Introduction: Why a Culture of Ownership Matters

Culture eats strategy for lunch! Enron had a brilliant business strategy, but the company was brought down by a fatally flawed corporate culture. During the 1990s, IBM was rescued from a fatally flawed business strategy by a process that revitalized the spirit of the company's original culture. Given this business truism, it is surprising that so much executive energy goes into creating strategy and so little goes into changing the cultural attitudes and behaviors that are essential to fulfill those strategies. As David Maister points out in his book Strategy and the Fat Smoker: Doing What's Obvious but Not Easy (Boston: Spangle Press, 2008), most of us know what we should be doing; the challenge is motivating ourselves, and others, to do those things—in other words, to inspire people to take ownership.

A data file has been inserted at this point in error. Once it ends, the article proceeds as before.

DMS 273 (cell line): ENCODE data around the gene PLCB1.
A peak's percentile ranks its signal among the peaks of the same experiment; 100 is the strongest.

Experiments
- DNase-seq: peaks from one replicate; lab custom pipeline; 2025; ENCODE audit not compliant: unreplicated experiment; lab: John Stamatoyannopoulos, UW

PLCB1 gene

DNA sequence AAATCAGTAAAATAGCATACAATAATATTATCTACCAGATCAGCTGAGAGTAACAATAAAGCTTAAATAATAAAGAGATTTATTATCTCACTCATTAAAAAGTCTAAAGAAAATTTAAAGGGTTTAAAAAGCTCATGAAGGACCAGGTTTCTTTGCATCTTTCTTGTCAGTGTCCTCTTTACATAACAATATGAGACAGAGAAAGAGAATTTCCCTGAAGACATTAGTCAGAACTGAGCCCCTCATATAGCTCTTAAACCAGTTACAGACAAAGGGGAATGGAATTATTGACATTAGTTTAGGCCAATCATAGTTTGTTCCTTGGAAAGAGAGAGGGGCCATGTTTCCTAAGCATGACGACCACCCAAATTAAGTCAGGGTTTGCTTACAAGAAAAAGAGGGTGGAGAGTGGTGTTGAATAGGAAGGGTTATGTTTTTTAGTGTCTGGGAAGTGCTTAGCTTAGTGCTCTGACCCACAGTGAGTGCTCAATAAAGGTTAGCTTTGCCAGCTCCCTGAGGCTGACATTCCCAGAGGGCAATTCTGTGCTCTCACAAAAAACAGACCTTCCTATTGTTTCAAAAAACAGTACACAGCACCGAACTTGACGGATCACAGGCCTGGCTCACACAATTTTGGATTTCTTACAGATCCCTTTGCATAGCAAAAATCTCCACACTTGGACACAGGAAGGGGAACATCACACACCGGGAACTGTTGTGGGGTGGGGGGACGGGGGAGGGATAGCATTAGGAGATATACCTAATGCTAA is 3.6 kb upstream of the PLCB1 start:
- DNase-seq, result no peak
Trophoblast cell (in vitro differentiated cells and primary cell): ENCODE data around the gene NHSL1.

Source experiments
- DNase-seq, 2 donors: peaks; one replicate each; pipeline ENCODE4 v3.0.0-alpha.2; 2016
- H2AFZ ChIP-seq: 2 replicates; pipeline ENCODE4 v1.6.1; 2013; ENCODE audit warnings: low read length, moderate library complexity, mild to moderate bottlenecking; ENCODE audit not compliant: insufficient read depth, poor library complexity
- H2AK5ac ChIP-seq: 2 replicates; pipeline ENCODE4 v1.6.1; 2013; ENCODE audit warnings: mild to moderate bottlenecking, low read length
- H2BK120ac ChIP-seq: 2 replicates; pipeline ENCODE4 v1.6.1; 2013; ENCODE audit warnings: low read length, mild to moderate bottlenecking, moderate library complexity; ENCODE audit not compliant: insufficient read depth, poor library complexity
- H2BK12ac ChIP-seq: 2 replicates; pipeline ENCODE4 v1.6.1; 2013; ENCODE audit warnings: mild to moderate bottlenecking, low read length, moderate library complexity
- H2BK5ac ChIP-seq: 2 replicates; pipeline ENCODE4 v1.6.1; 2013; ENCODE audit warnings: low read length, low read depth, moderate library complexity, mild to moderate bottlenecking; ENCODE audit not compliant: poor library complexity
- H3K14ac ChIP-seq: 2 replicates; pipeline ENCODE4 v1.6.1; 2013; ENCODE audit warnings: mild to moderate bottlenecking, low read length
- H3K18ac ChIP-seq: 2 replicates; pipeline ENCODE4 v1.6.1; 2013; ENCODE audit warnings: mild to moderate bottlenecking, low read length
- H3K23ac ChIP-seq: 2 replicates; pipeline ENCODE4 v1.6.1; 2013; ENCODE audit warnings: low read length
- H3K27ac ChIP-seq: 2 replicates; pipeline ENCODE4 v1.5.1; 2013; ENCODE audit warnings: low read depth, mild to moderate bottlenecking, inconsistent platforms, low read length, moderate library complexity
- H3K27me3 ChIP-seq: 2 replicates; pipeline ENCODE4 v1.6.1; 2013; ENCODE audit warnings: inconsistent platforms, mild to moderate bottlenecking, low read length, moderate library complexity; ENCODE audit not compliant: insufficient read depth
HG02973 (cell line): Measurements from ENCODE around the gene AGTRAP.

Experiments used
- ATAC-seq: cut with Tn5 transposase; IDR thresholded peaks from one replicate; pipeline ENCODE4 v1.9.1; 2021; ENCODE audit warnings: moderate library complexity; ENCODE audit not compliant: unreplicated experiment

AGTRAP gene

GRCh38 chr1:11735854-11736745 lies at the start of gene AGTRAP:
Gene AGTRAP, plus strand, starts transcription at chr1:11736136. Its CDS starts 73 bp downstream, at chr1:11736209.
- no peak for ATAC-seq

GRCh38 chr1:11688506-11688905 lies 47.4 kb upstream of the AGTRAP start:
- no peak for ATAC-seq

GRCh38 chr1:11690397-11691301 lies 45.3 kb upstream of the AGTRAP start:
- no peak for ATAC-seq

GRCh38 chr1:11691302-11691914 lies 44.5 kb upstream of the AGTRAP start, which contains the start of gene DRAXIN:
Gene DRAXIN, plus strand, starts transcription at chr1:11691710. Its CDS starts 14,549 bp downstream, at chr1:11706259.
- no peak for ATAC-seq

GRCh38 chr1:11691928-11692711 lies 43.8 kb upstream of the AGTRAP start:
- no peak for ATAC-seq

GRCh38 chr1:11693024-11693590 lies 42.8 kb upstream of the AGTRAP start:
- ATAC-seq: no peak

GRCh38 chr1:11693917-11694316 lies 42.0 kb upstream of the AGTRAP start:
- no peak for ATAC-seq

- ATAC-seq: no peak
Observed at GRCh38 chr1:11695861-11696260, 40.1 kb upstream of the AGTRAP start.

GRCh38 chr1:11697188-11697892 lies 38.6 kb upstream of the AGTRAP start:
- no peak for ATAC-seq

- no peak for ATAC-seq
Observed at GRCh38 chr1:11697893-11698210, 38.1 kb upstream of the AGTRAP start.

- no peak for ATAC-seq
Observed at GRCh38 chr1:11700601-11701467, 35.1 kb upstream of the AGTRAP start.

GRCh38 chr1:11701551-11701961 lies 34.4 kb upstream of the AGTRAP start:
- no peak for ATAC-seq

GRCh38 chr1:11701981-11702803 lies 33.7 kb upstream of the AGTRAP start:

Likewise, it is surprising that not very many business leaders put as much effort into designing and building the "invisible architecture" of corporate culture as they do the visible architecture of their physical facilities. We would not so much as remodel a bathroom without a detailed blueprint describing where every electrical outlet goes, but we allow culture to evolve haphazardly and without plan or design. As just one example, every organization we work with at Values Coach Inc. claims "integrity" as a core value, at least implicitly. Yet, every single one of them has a rumor mill (so does yours, I'm willing to bet). Gossip (along ...

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